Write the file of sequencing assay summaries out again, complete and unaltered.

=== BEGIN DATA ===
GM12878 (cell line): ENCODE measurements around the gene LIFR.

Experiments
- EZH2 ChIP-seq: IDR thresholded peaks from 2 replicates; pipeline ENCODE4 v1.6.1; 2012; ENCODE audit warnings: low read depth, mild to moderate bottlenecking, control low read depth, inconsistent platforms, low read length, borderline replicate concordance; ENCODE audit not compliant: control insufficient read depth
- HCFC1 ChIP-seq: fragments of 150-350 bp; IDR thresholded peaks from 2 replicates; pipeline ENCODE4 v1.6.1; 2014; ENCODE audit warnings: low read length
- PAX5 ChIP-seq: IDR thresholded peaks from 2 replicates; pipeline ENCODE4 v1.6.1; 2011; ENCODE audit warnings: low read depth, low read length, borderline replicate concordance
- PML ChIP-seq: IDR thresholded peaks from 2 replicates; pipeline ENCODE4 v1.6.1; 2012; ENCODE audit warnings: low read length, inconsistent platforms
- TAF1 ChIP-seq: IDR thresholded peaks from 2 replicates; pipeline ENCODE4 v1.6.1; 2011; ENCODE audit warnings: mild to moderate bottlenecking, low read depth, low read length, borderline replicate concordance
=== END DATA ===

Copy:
GM12878 (cell line): ENCODE measurements around the gene LIFR.

Experiments
- EZH2 ChIP-seq: IDR thresholded peaks from 2 replicates; pipeline ENCODE4 v1.6.1; 2012; ENCODE audit warnings: low read depth, mild to moderate bottlenecking, control low read depth, inconsistent platforms, low read length, borderline replicate concordance; ENCODE audit not compliant: control insufficient read depth
- HCFC1 ChIP-seq: fragments of 150-350 bp; IDR thresholded peaks from 2 replicates; pipeline ENCODE4 v1.6.1; 2014; ENCODE audit warnings: low read length
- PAX5 ChIP-seq: IDR thresholded peaks from 2 replicates; pipeline ENCODE4 v1.6.1; 2011; ENCODE audit warnings: low read depth, low read length, borderline replicate concordance
- PML ChIP-seq: IDR thresholded peaks from 2 replicates; pipeline ENCODE4 v1.6.1; 2012; ENCODE audit warnings: low read length, inconsistent platforms
- TAF1 ChIP-seq: IDR thresholded peaks from 2 replicates; pipeline ENCODE4 v1.6.1; 2011; ENCODE audit warnings: mild to moderate bottlenecking, low read depth, low read length, borderline replicate concordance